AMS and PGx
The last 20 years have seen rapid developments in the use of genomic data to diagnose or classify disease, track infectious disease outbreaks, and increasingly to predict response, or adverse response, to medicines.
And over the next 20 years, pharmacy teams will be key in helping patients to get the most from their medicines using this new science.
Genomics and Infection Management
Dr Hayley Wickens
Consultant Pharmacist Genomic Medicine, Central and South Genomic Medicine Service Alliance
Download Dr Wickens' presentation on Genomics and Pharmacy and AMS
Possible applications in treatment of infection
Genomics has the potential to help us predict the risk of allergy to, or toxicity from, antimicrobials. For instance, it's possible to check for a variation in mitochondrial DNA that predisposes patients to ototoxicity with aminoglycosides, which is particularly important in those patients with long term conditions predisposing them to Gram negative infection, and who are therefore disproportionately likely to receive these antimicrobials in the medium to long term.
There are developments in pharmacogenomics that can predict the way in which individuals metabolise drugs, and whilst these tests are not in common clinical use yet, this could add to our understanding of antimicrobial pharmacokinetics and pharmacodynamics, which is particularly important in treatment of infection.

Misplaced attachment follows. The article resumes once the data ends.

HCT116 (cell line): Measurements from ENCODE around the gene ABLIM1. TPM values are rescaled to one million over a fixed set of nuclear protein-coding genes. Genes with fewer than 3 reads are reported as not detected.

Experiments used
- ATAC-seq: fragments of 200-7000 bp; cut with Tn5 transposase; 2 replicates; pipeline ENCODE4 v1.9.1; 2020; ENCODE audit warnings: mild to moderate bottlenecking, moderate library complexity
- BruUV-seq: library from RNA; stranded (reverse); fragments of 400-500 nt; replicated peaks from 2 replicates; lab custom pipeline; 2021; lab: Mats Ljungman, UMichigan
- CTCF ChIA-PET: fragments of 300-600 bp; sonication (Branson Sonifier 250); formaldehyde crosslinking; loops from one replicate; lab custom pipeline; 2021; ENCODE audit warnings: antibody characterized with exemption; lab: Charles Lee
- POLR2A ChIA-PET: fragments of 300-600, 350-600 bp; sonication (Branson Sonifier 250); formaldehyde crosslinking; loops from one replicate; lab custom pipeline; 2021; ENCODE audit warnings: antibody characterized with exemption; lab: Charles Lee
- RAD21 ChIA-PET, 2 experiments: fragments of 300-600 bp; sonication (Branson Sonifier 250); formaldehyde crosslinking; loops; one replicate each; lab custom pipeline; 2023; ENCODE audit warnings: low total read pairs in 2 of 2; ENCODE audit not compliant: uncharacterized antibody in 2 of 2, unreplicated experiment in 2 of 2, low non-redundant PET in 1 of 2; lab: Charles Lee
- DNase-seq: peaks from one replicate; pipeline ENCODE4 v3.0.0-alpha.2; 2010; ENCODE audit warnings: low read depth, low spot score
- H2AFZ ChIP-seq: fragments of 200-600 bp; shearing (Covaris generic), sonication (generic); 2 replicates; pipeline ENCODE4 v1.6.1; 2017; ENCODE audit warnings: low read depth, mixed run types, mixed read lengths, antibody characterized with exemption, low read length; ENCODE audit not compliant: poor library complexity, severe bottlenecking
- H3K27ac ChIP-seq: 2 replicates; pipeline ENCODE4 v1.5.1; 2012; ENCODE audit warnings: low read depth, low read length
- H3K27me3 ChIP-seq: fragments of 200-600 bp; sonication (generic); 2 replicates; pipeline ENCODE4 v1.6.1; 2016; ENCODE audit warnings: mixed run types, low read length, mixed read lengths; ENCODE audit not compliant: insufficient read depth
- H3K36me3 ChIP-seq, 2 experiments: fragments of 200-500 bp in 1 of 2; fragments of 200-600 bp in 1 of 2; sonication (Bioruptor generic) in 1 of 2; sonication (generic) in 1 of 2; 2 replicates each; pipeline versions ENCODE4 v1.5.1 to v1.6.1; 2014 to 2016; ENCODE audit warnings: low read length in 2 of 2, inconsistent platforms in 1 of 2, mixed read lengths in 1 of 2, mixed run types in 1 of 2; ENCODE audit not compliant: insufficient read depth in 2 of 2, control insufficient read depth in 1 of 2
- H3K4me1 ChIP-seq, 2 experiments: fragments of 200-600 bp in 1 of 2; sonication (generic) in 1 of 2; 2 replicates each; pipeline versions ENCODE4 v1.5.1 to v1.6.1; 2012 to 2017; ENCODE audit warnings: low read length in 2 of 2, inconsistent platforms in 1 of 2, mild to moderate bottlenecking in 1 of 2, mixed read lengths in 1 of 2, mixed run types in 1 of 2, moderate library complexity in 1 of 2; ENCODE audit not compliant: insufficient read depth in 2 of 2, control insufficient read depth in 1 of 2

In addition, whole genome sequencing has been in use for some years now to predict antimicrobial susceptibility in tuberculosis, reducing the turnaround time from 4-6 weeks to less than a week, and enabling tailored therapy to be prescribed earlier for patients.
There are also exciting trials in rapid identification of pathogens using genomics, and it will be exciting to see how these develop for clinical use, particularly in sepsis.
Find out more about genomics
A section of our website is dedicated to pharmacogenomics at www.rpharms.com/pgx, which includes our position statement on PGx.
The PJ has two excellent articles on genomics:
The Genomics Education Programme (GEP) from Health Education England has a wide range of learning materials: from two-minute bite size sessions and podcasts, up to entire recorded lectures and interactive packages, and funding available for modules/PGCert/PGDip/MSc Genomic Medicine - find out more about these at www.genomicseducation.hee.nhs.uk/education
The GEP also provide GeNotes, ‘just in time’ educational resources for clinicians seeing patients with genomic diagnoses, and new material is under constant development (including for pharmacogenomics) at www.genomicseducation.hee.nhs.uk/genotes
The Centre for Pharmacy Postgraduate Education (CPPE) have a webpage dedicated to genomics at www.cppe.ac.uk/gateway/genomics
The UK Clinical Pharmacy Association (UKCPA) have a genomics practice interest group at ukclinicalpharmacy.org